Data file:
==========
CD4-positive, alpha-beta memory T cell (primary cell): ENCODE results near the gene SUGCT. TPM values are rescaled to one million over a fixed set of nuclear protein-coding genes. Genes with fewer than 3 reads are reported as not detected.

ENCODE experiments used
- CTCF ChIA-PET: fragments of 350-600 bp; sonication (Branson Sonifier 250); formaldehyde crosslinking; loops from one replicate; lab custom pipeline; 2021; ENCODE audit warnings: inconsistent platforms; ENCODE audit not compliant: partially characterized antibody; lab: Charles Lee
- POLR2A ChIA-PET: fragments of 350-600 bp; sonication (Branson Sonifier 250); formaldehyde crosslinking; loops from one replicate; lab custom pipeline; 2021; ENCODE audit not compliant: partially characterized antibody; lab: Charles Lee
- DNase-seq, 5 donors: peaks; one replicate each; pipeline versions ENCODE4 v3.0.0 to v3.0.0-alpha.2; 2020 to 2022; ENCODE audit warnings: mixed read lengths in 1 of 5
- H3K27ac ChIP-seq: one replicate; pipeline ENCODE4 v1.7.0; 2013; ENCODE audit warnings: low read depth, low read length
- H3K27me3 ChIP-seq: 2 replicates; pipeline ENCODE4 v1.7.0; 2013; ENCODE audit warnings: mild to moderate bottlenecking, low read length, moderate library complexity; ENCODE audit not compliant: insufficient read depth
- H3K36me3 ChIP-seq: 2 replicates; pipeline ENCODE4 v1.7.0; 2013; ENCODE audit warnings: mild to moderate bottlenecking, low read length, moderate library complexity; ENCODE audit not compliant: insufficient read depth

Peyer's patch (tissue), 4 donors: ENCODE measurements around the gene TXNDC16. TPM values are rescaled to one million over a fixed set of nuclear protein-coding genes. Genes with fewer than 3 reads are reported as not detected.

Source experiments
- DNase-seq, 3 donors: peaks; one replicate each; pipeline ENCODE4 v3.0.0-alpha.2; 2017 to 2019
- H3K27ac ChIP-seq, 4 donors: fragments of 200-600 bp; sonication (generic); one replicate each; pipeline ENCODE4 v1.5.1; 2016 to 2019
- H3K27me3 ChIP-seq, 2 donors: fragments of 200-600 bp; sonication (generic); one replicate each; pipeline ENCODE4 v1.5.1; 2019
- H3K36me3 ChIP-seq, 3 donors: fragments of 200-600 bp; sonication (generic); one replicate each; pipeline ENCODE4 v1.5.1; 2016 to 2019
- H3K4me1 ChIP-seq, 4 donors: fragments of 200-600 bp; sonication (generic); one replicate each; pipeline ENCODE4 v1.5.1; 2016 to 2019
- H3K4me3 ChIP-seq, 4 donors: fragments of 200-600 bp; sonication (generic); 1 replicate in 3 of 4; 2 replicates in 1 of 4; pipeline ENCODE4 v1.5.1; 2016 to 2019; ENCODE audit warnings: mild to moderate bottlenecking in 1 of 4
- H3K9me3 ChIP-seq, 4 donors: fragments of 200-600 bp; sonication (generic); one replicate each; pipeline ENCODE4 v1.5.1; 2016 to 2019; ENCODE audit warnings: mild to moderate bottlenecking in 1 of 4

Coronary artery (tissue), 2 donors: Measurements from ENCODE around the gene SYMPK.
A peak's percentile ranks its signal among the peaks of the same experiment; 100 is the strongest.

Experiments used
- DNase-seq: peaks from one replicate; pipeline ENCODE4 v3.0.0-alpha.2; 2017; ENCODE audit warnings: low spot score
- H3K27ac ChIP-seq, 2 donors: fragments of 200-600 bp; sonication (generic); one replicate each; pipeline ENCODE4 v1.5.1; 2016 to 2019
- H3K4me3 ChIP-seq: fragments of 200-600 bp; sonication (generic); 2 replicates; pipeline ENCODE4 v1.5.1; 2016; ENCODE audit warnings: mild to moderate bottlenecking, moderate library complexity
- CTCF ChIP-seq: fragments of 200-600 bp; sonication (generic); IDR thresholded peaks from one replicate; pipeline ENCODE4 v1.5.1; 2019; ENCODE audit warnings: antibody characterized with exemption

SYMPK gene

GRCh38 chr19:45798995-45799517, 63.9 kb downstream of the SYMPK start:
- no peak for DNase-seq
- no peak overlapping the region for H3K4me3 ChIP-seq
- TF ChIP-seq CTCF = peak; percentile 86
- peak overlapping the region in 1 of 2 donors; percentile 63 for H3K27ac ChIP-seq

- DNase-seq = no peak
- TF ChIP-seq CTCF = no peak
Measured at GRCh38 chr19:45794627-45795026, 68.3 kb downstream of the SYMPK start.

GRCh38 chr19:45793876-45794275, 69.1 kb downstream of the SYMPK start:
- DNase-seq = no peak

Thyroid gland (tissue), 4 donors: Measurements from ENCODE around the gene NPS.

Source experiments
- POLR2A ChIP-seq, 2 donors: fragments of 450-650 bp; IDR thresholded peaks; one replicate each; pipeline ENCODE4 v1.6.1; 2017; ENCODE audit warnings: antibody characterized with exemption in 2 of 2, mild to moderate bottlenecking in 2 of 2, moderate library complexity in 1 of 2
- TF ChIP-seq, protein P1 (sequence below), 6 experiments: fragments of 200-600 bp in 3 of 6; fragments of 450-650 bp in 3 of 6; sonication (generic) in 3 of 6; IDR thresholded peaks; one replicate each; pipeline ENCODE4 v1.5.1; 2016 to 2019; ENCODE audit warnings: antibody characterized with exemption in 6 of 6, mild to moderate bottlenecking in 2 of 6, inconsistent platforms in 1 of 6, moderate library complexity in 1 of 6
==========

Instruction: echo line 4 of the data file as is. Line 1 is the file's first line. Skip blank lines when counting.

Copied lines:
- POLR2A ChIA-PET: fragments of 350-600 bp; sonication (Branson Sonifier 250); formaldehyde crosslinking; loops from one replicate; lab custom pipeline; 2021; ENCODE audit not compliant: partially characterized antibody; lab: Charles Lee